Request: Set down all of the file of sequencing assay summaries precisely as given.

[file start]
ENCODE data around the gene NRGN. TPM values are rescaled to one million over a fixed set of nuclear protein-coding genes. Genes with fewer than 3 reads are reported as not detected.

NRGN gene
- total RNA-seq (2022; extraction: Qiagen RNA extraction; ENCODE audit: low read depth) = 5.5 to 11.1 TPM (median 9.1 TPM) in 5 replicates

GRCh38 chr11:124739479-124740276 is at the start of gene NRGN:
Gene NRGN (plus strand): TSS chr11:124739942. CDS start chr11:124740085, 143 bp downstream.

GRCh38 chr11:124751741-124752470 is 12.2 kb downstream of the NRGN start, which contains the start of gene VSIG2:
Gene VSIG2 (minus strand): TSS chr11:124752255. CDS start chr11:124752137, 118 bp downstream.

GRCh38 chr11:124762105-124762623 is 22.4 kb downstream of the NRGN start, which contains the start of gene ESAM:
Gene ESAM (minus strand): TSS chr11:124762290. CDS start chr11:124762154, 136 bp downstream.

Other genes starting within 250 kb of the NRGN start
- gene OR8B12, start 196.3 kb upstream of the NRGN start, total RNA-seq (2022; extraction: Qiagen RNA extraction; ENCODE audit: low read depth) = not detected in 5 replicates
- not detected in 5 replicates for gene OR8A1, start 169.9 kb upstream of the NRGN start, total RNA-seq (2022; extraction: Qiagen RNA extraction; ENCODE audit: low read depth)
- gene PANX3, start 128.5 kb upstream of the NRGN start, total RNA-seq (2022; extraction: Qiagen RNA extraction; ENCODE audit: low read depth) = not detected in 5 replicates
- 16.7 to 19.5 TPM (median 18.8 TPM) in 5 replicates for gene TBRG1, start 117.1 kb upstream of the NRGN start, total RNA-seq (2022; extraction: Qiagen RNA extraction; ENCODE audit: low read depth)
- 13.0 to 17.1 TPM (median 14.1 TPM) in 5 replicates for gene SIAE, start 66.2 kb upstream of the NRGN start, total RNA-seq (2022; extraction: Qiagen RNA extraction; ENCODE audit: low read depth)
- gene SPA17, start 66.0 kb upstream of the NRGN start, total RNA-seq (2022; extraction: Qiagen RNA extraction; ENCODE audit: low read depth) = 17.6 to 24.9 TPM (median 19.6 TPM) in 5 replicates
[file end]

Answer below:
ENCODE data around the gene NRGN. TPM values are rescaled to one million over a fixed set of nuclear protein-coding genes. Genes with fewer than 3 reads are reported as not detected.

NRGN gene
- total RNA-seq (2022; extraction: Qiagen RNA extraction; ENCODE audit: low read depth) = 5.5 to 11.1 TPM (median 9.1 TPM) in 5 replicates

GRCh38 chr11:124739479-124740276 is at the start of gene NRGN:
Gene NRGN (plus strand): TSS chr11:124739942. CDS start chr11:124740085, 143 bp downstream.

GRCh38 chr11:124751741-124752470 is 12.2 kb downstream of the NRGN start, which contains the start of gene VSIG2:
Gene VSIG2 (minus strand): TSS chr11:124752255. CDS start chr11:124752137, 118 bp downstream.

GRCh38 chr11:124762105-124762623 is 22.4 kb downstream of the NRGN start, which contains the start of gene ESAM:
Gene ESAM (minus strand): TSS chr11:124762290. CDS start chr11:124762154, 136 bp downstream.

Other genes starting within 250 kb of the NRGN start
- gene OR8B12, start 196.3 kb upstream of the NRGN start, total RNA-seq (2022; extraction: Qiagen RNA extraction; ENCODE audit: low read depth) = not detected in 5 replicates
- not detected in 5 replicates for gene OR8A1, start 169.9 kb upstream of the NRGN start, total RNA-seq (2022; extraction: Qiagen RNA extraction; ENCODE audit: low read depth)
- gene PANX3, start 128.5 kb upstream of the NRGN start, total RNA-seq (2022; extraction: Qiagen RNA extraction; ENCODE audit: low read depth) = not detected in 5 replicates
- 16.7 to 19.5 TPM (median 18.8 TPM) in 5 replicates for gene TBRG1, start 117.1 kb upstream of the NRGN start, total RNA-seq (2022; extraction: Qiagen RNA extraction; ENCODE audit: low read depth)
- 13.0 to 17.1 TPM (median 14.1 TPM) in 5 replicates for gene SIAE, start 66.2 kb upstream of the NRGN start, total RNA-seq (2022; extraction: Qiagen RNA extraction; ENCODE audit: low read depth)
- gene SPA17, start 66.0 kb upstream of the NRGN start, total RNA-seq (2022; extraction: Qiagen RNA extraction; ENCODE audit: low read depth) = 17.6 to 24.9 TPM (median 19.6 TPM) in 5 replicates